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The World

China Cracks Down on Inner Mongolia Temple

Authorities arrest a Buddhist leader after allowing his U.S.-based followers to arrange a $3-million renovation of the 800-year-old shrine.

August 20, 2004|Mark Magnier | Times Staff Writer

BEIJING — It was supposed to be a heartfelt cultural exchange between Chinese and Americans, a $3-million gift from followers of a Buddhist group in Los Angeles to repair a centuries-old temple in China. The site, reportedly built during the rule of Kublai Khan eight centuries ago, was desecrated during the 1966-76 Cultural Revolution and was badly in need of help.

After months of renovation, invitations were printed up for the grand reopening of the Dari Rulai Xingyuan Temple in Inner Mongolia. Three hundred Buddhists from China, Japan, the United States and Canada were descending on the small town of Kulun to celebrate.

Suddenly everything went wrong, followers said Thursday. In the days leading up to the party scheduled for last Saturday, police, firefighters, undercover detectives and army troops broke down temple doors, arrested the church's spiritual leader on charges of "inciting superstition," carted away two truckloads of precious artifacts and closed the temple, citing "structural danger."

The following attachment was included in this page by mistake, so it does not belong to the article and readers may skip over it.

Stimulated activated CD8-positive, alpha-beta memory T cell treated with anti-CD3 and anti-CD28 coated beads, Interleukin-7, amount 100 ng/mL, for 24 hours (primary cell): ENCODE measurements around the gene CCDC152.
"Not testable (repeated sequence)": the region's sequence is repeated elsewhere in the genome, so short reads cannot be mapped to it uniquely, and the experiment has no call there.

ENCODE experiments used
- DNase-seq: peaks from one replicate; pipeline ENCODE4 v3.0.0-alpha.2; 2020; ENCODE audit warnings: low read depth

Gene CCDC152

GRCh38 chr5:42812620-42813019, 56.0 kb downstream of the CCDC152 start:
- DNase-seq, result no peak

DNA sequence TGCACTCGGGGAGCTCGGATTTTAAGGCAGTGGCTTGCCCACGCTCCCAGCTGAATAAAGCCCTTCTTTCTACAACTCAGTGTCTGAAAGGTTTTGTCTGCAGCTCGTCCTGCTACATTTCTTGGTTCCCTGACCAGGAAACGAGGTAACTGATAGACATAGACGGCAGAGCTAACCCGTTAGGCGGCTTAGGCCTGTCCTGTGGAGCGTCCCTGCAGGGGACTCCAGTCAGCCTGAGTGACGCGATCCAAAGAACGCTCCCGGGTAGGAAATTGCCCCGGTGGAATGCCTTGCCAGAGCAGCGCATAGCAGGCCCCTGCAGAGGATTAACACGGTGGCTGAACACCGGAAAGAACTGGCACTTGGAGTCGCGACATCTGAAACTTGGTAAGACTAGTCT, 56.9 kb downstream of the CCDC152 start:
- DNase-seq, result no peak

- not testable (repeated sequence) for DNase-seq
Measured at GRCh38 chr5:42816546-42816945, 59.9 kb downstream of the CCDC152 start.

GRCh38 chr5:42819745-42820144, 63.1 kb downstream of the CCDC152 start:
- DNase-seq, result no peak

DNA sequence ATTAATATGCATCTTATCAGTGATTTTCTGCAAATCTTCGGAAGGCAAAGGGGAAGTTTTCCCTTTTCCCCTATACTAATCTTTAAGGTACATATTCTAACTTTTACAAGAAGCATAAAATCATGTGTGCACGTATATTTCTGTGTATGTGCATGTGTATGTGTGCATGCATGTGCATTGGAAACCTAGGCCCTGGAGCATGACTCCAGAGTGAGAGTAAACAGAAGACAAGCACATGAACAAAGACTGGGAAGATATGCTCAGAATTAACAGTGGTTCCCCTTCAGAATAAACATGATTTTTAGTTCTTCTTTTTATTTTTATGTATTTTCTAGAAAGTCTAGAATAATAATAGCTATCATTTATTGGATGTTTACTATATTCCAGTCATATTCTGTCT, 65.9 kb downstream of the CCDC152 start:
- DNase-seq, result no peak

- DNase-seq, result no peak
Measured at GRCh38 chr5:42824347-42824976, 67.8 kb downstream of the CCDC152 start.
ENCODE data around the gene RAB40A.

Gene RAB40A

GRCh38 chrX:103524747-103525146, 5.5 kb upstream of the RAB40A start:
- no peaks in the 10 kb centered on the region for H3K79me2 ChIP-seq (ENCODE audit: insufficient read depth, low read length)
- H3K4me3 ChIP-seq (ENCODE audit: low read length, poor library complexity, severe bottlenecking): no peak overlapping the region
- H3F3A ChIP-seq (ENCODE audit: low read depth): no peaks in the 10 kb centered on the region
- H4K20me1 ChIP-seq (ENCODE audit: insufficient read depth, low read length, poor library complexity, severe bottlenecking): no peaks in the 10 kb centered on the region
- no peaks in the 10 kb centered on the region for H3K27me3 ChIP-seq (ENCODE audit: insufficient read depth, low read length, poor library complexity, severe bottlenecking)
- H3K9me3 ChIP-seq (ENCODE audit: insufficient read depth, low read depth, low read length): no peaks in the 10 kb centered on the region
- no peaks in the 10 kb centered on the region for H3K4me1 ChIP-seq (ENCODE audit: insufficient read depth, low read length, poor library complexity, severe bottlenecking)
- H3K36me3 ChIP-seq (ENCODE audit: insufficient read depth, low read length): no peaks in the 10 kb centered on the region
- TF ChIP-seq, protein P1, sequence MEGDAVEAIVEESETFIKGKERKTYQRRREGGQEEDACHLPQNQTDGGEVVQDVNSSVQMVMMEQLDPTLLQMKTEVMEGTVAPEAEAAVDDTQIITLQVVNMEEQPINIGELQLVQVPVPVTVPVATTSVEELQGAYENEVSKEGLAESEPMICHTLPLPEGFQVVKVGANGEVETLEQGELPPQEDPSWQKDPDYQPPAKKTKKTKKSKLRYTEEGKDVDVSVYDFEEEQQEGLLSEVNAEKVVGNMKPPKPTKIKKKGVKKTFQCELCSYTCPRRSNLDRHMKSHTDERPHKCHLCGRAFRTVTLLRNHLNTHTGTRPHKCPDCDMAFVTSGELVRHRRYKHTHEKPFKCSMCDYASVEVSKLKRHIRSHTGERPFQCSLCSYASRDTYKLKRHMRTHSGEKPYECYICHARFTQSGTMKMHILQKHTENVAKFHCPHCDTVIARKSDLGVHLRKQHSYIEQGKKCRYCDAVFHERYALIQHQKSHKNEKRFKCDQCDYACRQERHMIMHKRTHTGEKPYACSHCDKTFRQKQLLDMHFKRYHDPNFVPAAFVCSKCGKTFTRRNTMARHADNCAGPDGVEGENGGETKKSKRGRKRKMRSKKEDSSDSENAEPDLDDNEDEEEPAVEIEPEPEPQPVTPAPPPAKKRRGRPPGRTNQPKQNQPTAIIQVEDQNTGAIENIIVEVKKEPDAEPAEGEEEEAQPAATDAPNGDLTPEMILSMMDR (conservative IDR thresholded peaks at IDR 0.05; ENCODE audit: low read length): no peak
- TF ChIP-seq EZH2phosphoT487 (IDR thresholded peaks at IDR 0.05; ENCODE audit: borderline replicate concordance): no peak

"They invited us in, said, 'You did a beautiful job,' took our money then kicked us out," said Robert Stubblefield, vice abbot of the City of Industry-based Dari Rulai Temple, who had stayed at the Kulun temple for eight months. "This has been a huge shock to everyone."

Followers of the 1,400-year-old Hanmi Buddhist sect say that all the necessary permits were approved and that their members were warmly embraced by Kulun officials keen to boost tourism and the local economy.

As is often the case in China, questions about whose fist came down and why outnumber answers. The impetus may have come from above. The central government hasn't been particularly warm toward religion recently -- despite the right to practice freely enshrined in the Chinese Constitution.

"We're just the small guys cooperating with upper bureaus," a Kulun police officer, who declined to give his name, said in a telephone interview. "We have to go along with them."

In recent months, eight Catholic priests in Hebei province and three bishops in other parts of China have been detained, despite protests from the Vatican. The detentions followed the arrests of 100 activists from independent Protestant churches in central China. Beijing, meanwhile, continues its long-running battle against worship by Uighur Muslims and Tibetan Buddhists that are not among the state-sanctioned religious practices.

Although Beijing has given up its bid to wipe out religion as an "opiate of the masses," analysts say, its strategy these days is to repress, control and otherwise harness the growing popularity of organized faith in the service of the Communist Party.